India’s foreign affairs minister Subrahmanyam Jaishankar has refused to be dragged into a discussion around the arrest warrant hovering over Russian president Vladimir Putin’s head.
The outspoken diplomat, who was in Namibia on a state visit last week, in an interview spoke on a buffet of issues, ranging from India-Namibia ties, geopolitics and the BRICS bloc.
BRICS is made up of Brazil, Russia, India, China and South Africa. However, in recent months, interest in joining the bloc from other countries has reached fever pitch. Reuters reported that 19 countries expressed an interest in joining the group. Algeria, Argentina and Iran had all applied, while it is already known that Saudi Arabia, Türkiye, Egypt and Afghanistan are interested, along with Indonesia. Other likely applicants include Kazakhstan, Nicaragua, Nigeria, Senegal, Thailand and the United Arab Emirates.
However, over the past few months, one question has lingered: Will South Africa arrest Putin?
As a member of the International Criminal Court (ICC), South Africa would theoretically be expected to arrest Putin, it has widely been accepted. The ICC accused Putin in March of war crimes, including forcibly deporting children from Russian-occupied territory in Ukraine. Moscow vehemently denies the allegations.
“I am not even going there. We are not members of the ICC,” Jaishankar said with a smile. In the meantime, South Africa’s international relations and cooperation minister Naledi Pandor has said her country was mulling options if Putin came to the planned BRICS summit in Johannesburg, slated for August.
In the ongoing war, India has largely steered clear of who to back in the Russia- Ukraine conflict. Put to him point-blank what India’s stance is, he replied: “Prime Minister [Narendra] Modi has publicly declared that we don’t believe that in this day and age, conflict is the way to settle problems… we are for a negotiated way out. I don’t think it’s a question of taking the side of this country or that country. It’s a question of taking the side of peace.” Moreover, on the practical steps the Asian powerhouse has taken to resolve the war, he pointed to several interventions.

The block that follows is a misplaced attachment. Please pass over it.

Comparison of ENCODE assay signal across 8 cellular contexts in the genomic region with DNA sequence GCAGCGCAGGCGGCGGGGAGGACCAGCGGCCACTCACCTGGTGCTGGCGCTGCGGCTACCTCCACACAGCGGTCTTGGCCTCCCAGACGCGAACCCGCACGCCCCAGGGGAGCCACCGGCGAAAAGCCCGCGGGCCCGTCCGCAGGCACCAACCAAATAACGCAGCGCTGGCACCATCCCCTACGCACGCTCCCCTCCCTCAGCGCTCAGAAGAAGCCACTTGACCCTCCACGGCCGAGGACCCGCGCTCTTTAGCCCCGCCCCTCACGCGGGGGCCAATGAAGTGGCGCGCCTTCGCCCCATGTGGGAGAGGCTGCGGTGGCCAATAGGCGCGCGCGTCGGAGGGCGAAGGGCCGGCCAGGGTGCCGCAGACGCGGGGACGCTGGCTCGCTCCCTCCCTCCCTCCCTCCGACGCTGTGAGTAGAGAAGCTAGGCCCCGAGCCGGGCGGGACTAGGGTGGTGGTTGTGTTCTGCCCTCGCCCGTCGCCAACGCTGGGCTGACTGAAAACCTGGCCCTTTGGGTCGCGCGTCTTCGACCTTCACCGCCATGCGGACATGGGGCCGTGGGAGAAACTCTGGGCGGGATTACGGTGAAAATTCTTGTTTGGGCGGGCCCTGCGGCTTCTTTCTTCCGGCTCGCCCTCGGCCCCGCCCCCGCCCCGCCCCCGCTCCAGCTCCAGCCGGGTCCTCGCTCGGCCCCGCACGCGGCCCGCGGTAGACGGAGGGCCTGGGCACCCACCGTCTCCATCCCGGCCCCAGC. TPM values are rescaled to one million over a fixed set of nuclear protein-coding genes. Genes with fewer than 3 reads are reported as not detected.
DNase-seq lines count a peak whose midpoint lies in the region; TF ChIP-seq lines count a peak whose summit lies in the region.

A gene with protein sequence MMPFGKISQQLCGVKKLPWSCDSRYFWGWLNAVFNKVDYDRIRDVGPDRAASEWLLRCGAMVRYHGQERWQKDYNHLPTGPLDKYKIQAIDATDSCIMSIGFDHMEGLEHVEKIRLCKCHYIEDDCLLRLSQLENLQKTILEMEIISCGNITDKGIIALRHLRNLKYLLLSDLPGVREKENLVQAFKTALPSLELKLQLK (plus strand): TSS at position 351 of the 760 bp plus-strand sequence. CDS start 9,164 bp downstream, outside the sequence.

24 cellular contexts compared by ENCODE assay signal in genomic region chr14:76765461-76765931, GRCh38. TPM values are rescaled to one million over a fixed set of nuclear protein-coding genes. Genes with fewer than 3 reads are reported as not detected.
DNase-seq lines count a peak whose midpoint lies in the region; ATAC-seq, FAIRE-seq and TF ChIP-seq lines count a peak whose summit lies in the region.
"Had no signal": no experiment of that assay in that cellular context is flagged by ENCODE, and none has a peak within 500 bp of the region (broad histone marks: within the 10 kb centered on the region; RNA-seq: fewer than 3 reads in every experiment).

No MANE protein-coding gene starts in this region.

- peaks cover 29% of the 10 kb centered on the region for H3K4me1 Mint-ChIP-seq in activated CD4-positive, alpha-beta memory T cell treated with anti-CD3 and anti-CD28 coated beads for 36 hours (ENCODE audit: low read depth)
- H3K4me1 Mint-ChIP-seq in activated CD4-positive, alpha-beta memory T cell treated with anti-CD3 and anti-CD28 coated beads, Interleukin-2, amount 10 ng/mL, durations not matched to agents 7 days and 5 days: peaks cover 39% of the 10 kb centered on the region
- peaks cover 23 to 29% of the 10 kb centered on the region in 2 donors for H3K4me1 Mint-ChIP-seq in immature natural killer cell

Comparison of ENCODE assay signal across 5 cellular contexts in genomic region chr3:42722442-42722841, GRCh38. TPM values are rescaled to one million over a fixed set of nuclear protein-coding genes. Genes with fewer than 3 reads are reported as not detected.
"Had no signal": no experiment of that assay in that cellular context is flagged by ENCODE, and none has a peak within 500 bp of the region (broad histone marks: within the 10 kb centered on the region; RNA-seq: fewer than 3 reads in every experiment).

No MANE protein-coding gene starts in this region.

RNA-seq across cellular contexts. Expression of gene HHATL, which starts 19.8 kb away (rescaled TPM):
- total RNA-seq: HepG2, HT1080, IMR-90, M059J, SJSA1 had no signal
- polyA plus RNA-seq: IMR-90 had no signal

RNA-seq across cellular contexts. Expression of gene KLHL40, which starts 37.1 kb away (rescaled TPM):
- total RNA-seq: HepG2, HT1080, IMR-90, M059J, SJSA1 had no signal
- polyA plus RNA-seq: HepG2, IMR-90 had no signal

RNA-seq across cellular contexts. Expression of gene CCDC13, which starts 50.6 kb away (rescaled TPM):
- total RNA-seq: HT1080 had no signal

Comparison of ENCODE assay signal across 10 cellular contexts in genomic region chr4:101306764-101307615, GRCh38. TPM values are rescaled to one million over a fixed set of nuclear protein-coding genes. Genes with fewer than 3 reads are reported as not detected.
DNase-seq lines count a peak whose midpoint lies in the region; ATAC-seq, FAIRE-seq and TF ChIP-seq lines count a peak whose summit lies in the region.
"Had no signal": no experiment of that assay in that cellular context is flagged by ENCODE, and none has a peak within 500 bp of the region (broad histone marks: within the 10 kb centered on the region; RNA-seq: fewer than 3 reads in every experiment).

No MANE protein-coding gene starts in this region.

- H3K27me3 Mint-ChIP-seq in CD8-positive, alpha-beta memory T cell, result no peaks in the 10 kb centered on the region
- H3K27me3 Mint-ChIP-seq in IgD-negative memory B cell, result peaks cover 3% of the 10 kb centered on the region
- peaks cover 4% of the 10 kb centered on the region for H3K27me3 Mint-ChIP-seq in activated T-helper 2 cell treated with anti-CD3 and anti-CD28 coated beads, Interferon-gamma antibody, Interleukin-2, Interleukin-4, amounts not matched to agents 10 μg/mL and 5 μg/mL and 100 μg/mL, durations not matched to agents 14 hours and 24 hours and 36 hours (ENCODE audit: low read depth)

“We have been engaging both countries. But recently, prime minister Modi met president [Volodymyr] Zelensky when he was in Japan, and the bulk of the discussions went into what the Ukrainians call their peace plan. He’s also been in regular touch with president Putin. And I speak to my counterparts, but also to other countries,” he said.
It is an open secret now that Namibia is the talk of the global town. This is largely attributed to the recent oil discoveries and the country’s potential to produce the much-hyped green hydrogen.
“The predominant image of Namibia would still be that of a developing country with whom sharing experiences, building capacities, these things are used. And bear in mind that in different fields, we’ve actually had almost 1 500 Namibians go to India for some sort of capability-building.
Remember, we are globally the third-largest consumer of energy. We’re the third-largest economy in the world. In the coming years, we may probably be the second if you look at the energy market,” he stated, pointing to India as possibly one of the biggest markets for Namibia’s energy supplies. “Any new producer finds India of interest because India is among the new consumers. We find as a new consumer and a new producer what to do. India today has energy interests across the world. We’ve invested from Brazil to Sakhalin, and closer to you, we have really been big investors in Mozambique. So, our interests are both in oil and gas. Because Namibia has some natural potential for green energy, I’m pretty sure the Indian companies see a big energy relationship. I would say it’s in the realm of possibilities, but we’re not there yet. There’s a lot of talking,” he expounded.
This year alone, the Finnish president, US First Lady, and now the Indian foremost diplomat have all descended on the Land of the Brave. Cuban leader Miguel Díaz-Canel is also expected to visit Namibia in August.
BRICS started in 2006. The leaders began meeting in 2009, and are heading for the 15th meeting this year in South Africa.
Jaishankar said he is often asked what this bloc does, and points to the coordination of policies on a variety of issues.
On the question of the possibility of increasing the size of BRICS and which countries would qualify, the diplomat observed that “there is quite an interest at the moment. To be very honest, that’s exactly the discussion that is going on within the room. So, the kind of questions we are talking about is, do we expand? If so, in what manner? We’ll have to wait and see what they will come up with.”